Andrew McFarland Campbell  

Why is God Hidden?

These exhortations were given by me between 1999 and 2005. That was a long time ago, and I have grown a lot since then. They may not reflect my current beliefs.

We have just read the following words from Mark 8, verses 11 and 12:

The Pharisees came and began to question Jesus. To test him, they asked him for a sign from heaven. He sighed deeply and said, “Why does this generation ask for a miraculous sign? I tell you the truth, no sign will be given to it.”

On the face of it, that’s quite a difficult thing to understand. Surely everybody would believe in God and live as he wants us to if only God was more visible to us. This is an argument that is often used to prove that God does not exist.

Is it true that everybody would believe in God if he were more visible? It is undoubtedly true. Is it true that everyone would live as God want us to? That is undoubtedly false. Nobody can deny that somebody they can see exists, but believing, or knowing that someone exists is a far cry from living as they want you to live, and it is a far cry from loving them. Even the best-behaved child disobeys his or her parents at some stage.

Human beings are certainly not the best behaved of children, and there have been several occasions in human history when people have been able to interact with God in a much less ambiguous way than we do nowadays.

The first example I’m going to consider is in the early chapters of Genesis – Adam and Eve. In Genesis 2 verses 16 and 17 God gives Adam a very clear command:

And the LORD God commanded the man, “You are free to eat from any tree in the garden; but you must not eat from the tree of the knowledge of good and evil, for when you eat of it you will surely die.”

As we all know, Adam and Eve did eat of the tree of the knowledge of good and evil. Now, it’s easy to be critical of Adam and Eve, because it was just a little thing they had to resist. That’s not a fair criticism. The actor Mel Brooks is reputed to have said, “Tragedy is when I stub my toe, comedy is when you fall down a manhole and die.” It’s easy to say, “Major temptations are the ones I resist, little ones are the ones you succumb to.”

We don’t know how big a temptation Adam and Eve fell to, and we can’t really know how big a temptation anybody apart from ourselves suffers from. You can’t say, “Brother so-and-so has an easy time of it. All he is tempted by is drinking, whereas I have a much more difficult time I’m continually tempted to spend all my money on computers.” My computer obsession may be less of a temptation to me than somebody else’s trouble with alcohol, but being human it is too easy to see it as the other way around.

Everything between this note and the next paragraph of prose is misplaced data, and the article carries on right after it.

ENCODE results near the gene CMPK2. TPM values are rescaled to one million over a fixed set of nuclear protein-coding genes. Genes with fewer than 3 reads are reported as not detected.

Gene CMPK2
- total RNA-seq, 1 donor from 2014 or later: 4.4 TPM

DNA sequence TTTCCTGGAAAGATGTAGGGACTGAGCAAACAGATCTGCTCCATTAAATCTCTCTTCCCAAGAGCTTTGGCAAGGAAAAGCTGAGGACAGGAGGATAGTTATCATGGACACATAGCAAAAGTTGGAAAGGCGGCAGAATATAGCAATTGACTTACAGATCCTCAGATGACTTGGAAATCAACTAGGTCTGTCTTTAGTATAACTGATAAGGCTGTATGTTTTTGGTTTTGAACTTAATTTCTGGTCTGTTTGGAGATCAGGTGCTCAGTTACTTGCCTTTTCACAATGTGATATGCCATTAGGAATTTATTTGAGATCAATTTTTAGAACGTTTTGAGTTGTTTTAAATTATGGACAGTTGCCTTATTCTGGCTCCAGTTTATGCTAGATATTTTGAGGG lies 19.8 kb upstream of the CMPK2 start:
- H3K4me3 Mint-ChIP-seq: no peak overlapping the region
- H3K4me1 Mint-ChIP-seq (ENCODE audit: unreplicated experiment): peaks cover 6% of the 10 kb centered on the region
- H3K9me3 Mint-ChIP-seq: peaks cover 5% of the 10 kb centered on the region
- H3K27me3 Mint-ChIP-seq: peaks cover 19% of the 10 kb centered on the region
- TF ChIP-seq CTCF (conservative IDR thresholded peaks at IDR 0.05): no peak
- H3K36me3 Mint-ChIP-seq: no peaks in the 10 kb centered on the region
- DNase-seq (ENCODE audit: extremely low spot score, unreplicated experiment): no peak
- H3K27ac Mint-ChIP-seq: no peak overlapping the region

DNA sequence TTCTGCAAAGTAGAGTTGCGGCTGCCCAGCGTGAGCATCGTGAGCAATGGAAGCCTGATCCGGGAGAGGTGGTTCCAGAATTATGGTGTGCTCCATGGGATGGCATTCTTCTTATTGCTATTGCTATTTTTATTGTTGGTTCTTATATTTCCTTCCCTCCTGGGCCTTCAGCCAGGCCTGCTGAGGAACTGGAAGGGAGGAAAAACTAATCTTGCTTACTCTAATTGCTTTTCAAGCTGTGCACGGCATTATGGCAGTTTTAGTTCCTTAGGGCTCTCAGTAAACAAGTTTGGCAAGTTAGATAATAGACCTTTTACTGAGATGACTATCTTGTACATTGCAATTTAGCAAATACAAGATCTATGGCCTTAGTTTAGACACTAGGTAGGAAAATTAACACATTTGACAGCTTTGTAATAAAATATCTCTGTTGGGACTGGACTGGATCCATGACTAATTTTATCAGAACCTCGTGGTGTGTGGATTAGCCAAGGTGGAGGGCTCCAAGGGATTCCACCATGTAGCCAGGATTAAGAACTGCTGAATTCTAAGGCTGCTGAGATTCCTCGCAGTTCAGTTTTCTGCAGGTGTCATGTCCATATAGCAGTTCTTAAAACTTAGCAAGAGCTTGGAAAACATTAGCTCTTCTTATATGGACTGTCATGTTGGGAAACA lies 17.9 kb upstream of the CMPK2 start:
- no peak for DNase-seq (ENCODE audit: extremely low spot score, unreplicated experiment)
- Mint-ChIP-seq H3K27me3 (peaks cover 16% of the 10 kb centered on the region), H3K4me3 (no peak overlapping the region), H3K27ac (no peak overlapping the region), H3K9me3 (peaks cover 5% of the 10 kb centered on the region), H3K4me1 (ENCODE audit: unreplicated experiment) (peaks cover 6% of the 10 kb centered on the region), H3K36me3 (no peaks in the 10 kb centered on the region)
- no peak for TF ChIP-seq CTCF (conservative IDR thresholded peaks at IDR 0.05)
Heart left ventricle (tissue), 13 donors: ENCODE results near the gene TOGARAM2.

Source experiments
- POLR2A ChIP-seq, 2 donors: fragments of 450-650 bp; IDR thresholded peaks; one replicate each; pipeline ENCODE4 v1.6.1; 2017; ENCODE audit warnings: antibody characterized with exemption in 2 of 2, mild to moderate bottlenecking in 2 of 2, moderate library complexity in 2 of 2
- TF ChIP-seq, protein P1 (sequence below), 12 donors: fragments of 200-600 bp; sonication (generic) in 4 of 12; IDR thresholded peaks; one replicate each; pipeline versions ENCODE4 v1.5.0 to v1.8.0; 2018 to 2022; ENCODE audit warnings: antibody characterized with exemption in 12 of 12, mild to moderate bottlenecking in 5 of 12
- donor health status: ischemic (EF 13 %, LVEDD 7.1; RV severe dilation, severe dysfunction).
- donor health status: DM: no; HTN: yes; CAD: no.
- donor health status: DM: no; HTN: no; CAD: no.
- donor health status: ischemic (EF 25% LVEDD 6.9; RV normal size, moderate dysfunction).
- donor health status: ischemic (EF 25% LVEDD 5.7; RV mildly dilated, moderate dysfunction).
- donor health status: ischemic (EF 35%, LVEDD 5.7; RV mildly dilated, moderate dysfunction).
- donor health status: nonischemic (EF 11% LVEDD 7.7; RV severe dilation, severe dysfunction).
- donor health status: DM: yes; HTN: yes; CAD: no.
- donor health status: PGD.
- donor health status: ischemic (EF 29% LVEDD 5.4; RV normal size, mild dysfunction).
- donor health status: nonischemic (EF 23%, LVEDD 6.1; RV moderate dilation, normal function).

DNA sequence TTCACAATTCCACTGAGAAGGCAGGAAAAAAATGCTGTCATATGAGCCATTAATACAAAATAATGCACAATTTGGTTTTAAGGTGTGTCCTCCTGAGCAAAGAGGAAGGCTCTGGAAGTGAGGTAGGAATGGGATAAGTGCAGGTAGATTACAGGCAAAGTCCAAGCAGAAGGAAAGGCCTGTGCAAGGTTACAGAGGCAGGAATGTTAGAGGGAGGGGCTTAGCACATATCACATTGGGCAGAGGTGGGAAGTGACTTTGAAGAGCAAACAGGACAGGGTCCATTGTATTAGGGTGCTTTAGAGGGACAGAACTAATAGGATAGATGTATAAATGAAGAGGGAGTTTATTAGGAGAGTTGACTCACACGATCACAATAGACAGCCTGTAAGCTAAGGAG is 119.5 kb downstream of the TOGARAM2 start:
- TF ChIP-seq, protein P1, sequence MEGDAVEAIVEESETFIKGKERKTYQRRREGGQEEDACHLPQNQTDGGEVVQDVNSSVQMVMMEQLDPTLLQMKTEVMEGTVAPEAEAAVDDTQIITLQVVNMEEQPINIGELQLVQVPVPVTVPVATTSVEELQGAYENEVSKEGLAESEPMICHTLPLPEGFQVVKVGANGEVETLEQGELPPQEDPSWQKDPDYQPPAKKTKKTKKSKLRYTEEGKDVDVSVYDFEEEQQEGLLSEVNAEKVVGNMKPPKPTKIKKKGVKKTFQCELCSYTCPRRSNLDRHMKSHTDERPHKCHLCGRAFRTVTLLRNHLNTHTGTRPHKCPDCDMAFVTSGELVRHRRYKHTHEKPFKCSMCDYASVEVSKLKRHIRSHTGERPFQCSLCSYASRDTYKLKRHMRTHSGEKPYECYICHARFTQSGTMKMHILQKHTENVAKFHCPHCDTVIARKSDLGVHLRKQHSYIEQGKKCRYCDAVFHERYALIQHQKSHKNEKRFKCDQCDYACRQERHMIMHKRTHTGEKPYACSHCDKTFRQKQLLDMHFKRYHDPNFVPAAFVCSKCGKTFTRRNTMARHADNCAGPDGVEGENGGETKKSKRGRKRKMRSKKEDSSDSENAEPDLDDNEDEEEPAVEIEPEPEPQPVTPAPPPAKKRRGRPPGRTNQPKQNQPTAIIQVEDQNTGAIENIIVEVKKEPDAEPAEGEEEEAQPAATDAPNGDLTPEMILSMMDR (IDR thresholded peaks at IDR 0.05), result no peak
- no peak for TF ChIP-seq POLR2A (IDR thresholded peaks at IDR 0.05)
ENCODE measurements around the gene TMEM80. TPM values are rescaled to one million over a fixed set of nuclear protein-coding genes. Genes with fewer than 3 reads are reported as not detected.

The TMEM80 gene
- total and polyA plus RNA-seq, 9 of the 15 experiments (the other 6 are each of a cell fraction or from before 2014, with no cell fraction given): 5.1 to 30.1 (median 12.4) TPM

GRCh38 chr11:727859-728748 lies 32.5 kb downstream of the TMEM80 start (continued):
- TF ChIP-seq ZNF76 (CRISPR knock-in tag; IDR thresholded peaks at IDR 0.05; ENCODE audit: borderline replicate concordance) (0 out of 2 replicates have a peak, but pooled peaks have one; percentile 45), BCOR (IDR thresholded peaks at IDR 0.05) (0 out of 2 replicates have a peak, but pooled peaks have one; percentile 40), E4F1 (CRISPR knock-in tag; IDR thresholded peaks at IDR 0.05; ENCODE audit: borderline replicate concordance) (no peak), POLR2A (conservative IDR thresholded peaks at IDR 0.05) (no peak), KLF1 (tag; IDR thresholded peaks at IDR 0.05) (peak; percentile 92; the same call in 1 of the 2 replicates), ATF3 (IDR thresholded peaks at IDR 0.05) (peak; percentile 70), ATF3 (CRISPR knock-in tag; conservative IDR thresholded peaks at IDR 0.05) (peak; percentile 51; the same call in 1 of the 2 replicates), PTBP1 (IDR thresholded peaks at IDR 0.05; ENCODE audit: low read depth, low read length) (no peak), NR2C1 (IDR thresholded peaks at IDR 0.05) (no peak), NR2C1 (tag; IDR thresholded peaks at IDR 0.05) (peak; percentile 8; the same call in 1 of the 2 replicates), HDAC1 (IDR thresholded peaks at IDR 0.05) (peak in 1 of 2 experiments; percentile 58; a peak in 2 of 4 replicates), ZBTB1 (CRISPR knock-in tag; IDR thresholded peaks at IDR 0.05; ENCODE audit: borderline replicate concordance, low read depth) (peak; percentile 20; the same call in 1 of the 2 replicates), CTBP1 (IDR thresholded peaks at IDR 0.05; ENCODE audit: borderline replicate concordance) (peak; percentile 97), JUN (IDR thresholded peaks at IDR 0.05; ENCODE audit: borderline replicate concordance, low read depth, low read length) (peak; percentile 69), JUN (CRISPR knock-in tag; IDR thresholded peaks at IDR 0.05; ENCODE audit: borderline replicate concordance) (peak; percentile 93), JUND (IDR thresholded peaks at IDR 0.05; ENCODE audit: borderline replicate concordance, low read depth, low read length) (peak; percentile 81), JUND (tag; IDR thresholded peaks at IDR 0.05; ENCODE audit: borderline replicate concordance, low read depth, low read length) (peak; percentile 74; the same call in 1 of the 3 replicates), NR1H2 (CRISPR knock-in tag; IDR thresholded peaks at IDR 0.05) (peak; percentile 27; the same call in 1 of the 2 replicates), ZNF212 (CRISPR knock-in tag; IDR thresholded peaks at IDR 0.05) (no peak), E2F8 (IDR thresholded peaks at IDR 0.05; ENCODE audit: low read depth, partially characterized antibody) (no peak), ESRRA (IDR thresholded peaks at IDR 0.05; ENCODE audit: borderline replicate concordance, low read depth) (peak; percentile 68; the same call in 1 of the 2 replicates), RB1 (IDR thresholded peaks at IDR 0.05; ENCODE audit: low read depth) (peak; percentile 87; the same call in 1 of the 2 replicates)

We can’t take the high moral ground when thinking about Adam and Eve, but the point is they were just as rebellious as we are today, even though their interaction with God was much more direct and unequivocal than our own. There is no reason to suppose that if God were more visible then the world would be a better place.

The second example is that of the Children of Israel in the wilderness. Think about what they experienced as the left Egypt. There were the plagues that were sent to Egypt. Then they walked through the Red Sea. The wonderful manna fed them. They were led by a pillar of fire and a pillar of cloud. That is not the sort of environment under which atheism can flourish, is it? Despite that they were still unfaithful and disobedient.

Again, I’m not taking the high moral ground here. I’m not suggesting that I, or anybody else in this room, would have been better behaved than the children of Israel were. The point I’m making is that God’s presence being undeniable does not mean that everybody is automatically holy and faithful.

Consider David. He was a man of very great faith. Yet he was disobedient too. He knew beyond all doubt that God exists, but he still sinned.

There is no reason to suppose that, all other things being equal, if God was unequivocally visible to all of mankind today then everybody would be more faithful, or have a Godlier lifestyle. A sign given to the Pharisees in Mark 8 would have achieved nothing.

Turn to Luke 16, verses 19 to 31:

“There was a rich man who was dressed in purple and fine linen and lived in luxury every day. At his gate was laid a beggar named Lazarus, covered with sores and longing to eat what fell from the rich man’s table. Even the dogs came and licked his sores. The time came when the beggar died and the angels carried him to Abraham’s side. The rich man also died and was buried. In hell, where he was in torment, he looked up and saw Abraham far away, with Lazarus by his side. So he called to him, `Father Abraham, have pity on me and send Lazarus to dip the tip of his finger in water and cool my tongue, because I am in agony in this fire.’ “But Abraham replied, `Son, remember that in your lifetime you received your good things, while Lazarus received bad things, but now he is comforted here and you are in agony. And besides all this, between us and you a great chasm has been fixed, so that those who want to go from here to you cannot, nor can anyone cross over from there to us.’ “He answered, `Then I beg you, father, send Lazarus to my father’s house, for I have five brothers. Let him warn them, so that they will not also come to this place of torment.’ “Abraham replied, `They have Moses and the Prophets; let them listen to them.’ “`No, father Abraham,’ he said, `but if someone from the dead goes to them, they will repent.’ “He said to him, `If they do not listen to Moses and the Prophets, they will not be convinced even if someone rises from the dead.'”